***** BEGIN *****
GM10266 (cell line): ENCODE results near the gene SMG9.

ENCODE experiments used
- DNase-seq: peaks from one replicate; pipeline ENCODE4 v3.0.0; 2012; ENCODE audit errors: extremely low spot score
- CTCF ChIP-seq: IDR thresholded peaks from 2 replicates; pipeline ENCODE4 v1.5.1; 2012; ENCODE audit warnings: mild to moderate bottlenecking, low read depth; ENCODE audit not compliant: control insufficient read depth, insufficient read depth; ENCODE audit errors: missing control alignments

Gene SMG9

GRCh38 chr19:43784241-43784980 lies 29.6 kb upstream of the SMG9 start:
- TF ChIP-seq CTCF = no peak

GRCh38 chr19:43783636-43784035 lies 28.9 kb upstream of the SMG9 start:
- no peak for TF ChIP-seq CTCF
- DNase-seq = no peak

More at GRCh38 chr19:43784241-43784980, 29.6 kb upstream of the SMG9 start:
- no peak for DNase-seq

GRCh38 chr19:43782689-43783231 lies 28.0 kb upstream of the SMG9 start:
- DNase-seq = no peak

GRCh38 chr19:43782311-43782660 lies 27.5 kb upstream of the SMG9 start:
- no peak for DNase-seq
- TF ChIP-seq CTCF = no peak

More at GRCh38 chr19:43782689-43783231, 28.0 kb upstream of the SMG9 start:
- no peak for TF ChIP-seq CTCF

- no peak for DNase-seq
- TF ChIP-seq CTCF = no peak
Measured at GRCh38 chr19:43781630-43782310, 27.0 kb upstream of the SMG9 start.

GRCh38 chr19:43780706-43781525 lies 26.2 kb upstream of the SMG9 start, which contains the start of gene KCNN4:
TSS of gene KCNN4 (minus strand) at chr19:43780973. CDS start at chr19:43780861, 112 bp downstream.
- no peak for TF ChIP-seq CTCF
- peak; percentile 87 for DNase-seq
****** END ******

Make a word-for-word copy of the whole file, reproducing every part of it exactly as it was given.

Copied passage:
GM10266 (cell line): ENCODE results near the gene SMG9.

ENCODE experiments used
- DNase-seq: peaks from one replicate; pipeline ENCODE4 v3.0.0; 2012; ENCODE audit errors: extremely low spot score
- CTCF ChIP-seq: IDR thresholded peaks from 2 replicates; pipeline ENCODE4 v1.5.1; 2012; ENCODE audit warnings: mild to moderate bottlenecking, low read depth; ENCODE audit not compliant: control insufficient read depth, insufficient read depth; ENCODE audit errors: missing control alignments

Gene SMG9

GRCh38 chr19:43784241-43784980 lies 29.6 kb upstream of the SMG9 start:
- TF ChIP-seq CTCF = no peak

GRCh38 chr19:43783636-43784035 lies 28.9 kb upstream of the SMG9 start:
- no peak for TF ChIP-seq CTCF
- DNase-seq = no peak

More at GRCh38 chr19:43784241-43784980, 29.6 kb upstream of the SMG9 start:
- no peak for DNase-seq

GRCh38 chr19:43782689-43783231 lies 28.0 kb upstream of the SMG9 start:
- DNase-seq = no peak

GRCh38 chr19:43782311-43782660 lies 27.5 kb upstream of the SMG9 start:
- no peak for DNase-seq
- TF ChIP-seq CTCF = no peak

More at GRCh38 chr19:43782689-43783231, 28.0 kb upstream of the SMG9 start:
- no peak for TF ChIP-seq CTCF

- no peak for DNase-seq
- TF ChIP-seq CTCF = no peak
Measured at GRCh38 chr19:43781630-43782310, 27.0 kb upstream of the SMG9 start.

GRCh38 chr19:43780706-43781525 lies 26.2 kb upstream of the SMG9 start, which contains the start of gene KCNN4:
TSS of gene KCNN4 (minus strand) at chr19:43780973. CDS start at chr19:43780861, 112 bp downstream.
- no peak for TF ChIP-seq CTCF
- peak; percentile 87 for DNase-seq